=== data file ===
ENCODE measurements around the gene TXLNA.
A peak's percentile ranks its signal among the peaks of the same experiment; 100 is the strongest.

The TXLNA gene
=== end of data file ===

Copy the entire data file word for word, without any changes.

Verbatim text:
ENCODE measurements around the gene TXLNA.
A peak's percentile ranks its signal among the peaks of the same experiment; 100 is the strongest.

The TXLNA gene